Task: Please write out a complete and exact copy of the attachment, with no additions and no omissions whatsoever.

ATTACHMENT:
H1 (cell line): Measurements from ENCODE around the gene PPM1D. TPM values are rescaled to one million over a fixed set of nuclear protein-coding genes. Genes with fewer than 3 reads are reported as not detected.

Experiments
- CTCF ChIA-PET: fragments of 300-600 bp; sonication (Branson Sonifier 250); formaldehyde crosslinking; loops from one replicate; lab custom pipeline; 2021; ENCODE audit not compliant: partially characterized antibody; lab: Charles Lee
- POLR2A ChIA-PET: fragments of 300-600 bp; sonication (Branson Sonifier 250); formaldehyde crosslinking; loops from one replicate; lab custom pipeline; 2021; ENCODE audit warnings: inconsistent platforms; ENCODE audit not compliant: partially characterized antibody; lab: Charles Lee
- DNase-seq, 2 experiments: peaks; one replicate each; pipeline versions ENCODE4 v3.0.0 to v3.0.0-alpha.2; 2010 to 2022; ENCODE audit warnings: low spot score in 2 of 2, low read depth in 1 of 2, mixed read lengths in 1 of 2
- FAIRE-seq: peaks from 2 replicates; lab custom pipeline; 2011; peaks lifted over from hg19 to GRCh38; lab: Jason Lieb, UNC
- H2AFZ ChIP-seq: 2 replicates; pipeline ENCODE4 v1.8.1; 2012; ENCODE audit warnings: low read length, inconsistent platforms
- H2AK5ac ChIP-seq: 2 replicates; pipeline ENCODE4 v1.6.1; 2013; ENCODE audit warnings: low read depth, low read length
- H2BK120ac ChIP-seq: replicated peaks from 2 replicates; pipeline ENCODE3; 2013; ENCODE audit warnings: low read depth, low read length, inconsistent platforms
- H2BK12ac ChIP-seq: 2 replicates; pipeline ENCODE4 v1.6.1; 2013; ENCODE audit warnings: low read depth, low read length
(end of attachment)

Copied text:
H1 (cell line): Measurements from ENCODE around the gene PPM1D. TPM values are rescaled to one million over a fixed set of nuclear protein-coding genes. Genes with fewer than 3 reads are reported as not detected.

Experiments
- CTCF ChIA-PET: fragments of 300-600 bp; sonication (Branson Sonifier 250); formaldehyde crosslinking; loops from one replicate; lab custom pipeline; 2021; ENCODE audit not compliant: partially characterized antibody; lab: Charles Lee
- POLR2A ChIA-PET: fragments of 300-600 bp; sonication (Branson Sonifier 250); formaldehyde crosslinking; loops from one replicate; lab custom pipeline; 2021; ENCODE audit warnings: inconsistent platforms; ENCODE audit not compliant: partially characterized antibody; lab: Charles Lee
- DNase-seq, 2 experiments: peaks; one replicate each; pipeline versions ENCODE4 v3.0.0 to v3.0.0-alpha.2; 2010 to 2022; ENCODE audit warnings: low spot score in 2 of 2, low read depth in 1 of 2, mixed read lengths in 1 of 2
- FAIRE-seq: peaks from 2 replicates; lab custom pipeline; 2011; peaks lifted over from hg19 to GRCh38; lab: Jason Lieb, UNC
- H2AFZ ChIP-seq: 2 replicates; pipeline ENCODE4 v1.8.1; 2012; ENCODE audit warnings: low read length, inconsistent platforms
- H2AK5ac ChIP-seq: 2 replicates; pipeline ENCODE4 v1.6.1; 2013; ENCODE audit warnings: low read depth, low read length
- H2BK120ac ChIP-seq: replicated peaks from 2 replicates; pipeline ENCODE3; 2013; ENCODE audit warnings: low read depth, low read length, inconsistent platforms
- H2BK12ac ChIP-seq: 2 replicates; pipeline ENCODE4 v1.6.1; 2013; ENCODE audit warnings: low read depth, low read length